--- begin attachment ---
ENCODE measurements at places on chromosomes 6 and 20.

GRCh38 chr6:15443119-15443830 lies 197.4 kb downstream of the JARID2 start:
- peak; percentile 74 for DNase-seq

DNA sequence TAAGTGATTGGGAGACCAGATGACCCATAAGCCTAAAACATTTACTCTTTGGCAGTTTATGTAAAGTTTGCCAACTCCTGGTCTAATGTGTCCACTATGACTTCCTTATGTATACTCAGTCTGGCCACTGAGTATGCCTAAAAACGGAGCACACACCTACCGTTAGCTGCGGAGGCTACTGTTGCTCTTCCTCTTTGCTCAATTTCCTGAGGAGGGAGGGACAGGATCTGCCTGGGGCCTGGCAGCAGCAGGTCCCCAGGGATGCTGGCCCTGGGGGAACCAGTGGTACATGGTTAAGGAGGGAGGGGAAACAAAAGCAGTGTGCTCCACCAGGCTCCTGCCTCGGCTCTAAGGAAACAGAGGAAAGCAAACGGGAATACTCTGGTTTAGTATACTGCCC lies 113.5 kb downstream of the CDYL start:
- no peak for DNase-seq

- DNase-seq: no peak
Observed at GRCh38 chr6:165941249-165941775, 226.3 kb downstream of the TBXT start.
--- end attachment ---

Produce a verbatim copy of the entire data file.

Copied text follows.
ENCODE measurements at places on chromosomes 6 and 20.

GRCh38 chr6:15443119-15443830 lies 197.4 kb downstream of the JARID2 start:
- peak; percentile 74 for DNase-seq

DNA sequence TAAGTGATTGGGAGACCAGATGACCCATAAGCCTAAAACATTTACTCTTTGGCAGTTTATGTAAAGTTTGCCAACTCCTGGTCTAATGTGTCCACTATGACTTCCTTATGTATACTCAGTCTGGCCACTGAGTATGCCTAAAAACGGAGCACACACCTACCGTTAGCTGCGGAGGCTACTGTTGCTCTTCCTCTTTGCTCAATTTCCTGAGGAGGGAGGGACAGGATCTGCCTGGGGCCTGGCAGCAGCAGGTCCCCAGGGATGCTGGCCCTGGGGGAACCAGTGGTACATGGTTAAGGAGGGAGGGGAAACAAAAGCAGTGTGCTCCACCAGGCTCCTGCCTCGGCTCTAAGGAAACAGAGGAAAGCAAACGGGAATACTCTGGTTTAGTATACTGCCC lies 113.5 kb downstream of the CDYL start:
- no peak for DNase-seq

- DNase-seq: no peak
Observed at GRCh38 chr6:165941249-165941775, 226.3 kb downstream of the TBXT start.